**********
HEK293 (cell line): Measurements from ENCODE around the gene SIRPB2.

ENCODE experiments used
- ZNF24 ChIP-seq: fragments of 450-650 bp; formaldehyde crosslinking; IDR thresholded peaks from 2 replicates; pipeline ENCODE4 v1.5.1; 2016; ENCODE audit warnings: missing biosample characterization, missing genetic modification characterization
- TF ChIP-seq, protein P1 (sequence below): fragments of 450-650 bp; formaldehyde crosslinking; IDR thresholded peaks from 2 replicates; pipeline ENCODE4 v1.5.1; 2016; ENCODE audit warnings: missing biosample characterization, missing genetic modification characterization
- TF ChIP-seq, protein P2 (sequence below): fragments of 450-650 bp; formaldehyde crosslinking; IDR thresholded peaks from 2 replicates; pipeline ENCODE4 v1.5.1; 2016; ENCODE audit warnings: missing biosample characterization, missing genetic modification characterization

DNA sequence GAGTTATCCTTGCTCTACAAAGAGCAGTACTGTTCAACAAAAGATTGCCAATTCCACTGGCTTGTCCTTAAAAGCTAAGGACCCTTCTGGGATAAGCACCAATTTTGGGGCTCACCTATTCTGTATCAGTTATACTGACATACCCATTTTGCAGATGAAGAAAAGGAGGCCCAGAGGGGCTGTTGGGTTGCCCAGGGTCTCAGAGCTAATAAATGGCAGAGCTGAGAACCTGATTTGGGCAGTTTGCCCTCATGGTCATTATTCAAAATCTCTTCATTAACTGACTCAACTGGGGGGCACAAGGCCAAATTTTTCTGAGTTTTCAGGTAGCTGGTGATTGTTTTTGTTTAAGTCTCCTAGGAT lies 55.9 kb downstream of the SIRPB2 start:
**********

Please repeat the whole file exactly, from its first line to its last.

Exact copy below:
HEK293 (cell line): Measurements from ENCODE around the gene SIRPB2.

ENCODE experiments used
- ZNF24 ChIP-seq: fragments of 450-650 bp; formaldehyde crosslinking; IDR thresholded peaks from 2 replicates; pipeline ENCODE4 v1.5.1; 2016; ENCODE audit warnings: missing biosample characterization, missing genetic modification characterization
- TF ChIP-seq, protein P1 (sequence below): fragments of 450-650 bp; formaldehyde crosslinking; IDR thresholded peaks from 2 replicates; pipeline ENCODE4 v1.5.1; 2016; ENCODE audit warnings: missing biosample characterization, missing genetic modification characterization
- TF ChIP-seq, protein P2 (sequence below): fragments of 450-650 bp; formaldehyde crosslinking; IDR thresholded peaks from 2 replicates; pipeline ENCODE4 v1.5.1; 2016; ENCODE audit warnings: missing biosample characterization, missing genetic modification characterization

DNA sequence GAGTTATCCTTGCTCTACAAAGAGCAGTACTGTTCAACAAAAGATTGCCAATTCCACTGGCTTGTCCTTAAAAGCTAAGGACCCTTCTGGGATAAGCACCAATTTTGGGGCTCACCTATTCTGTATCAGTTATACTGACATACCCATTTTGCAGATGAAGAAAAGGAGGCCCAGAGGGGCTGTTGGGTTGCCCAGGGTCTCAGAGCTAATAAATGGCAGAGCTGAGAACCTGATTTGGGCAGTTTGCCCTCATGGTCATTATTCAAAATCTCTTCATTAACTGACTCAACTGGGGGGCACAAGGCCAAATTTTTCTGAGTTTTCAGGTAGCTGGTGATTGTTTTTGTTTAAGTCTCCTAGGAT lies 55.9 kb downstream of the SIRPB2 start: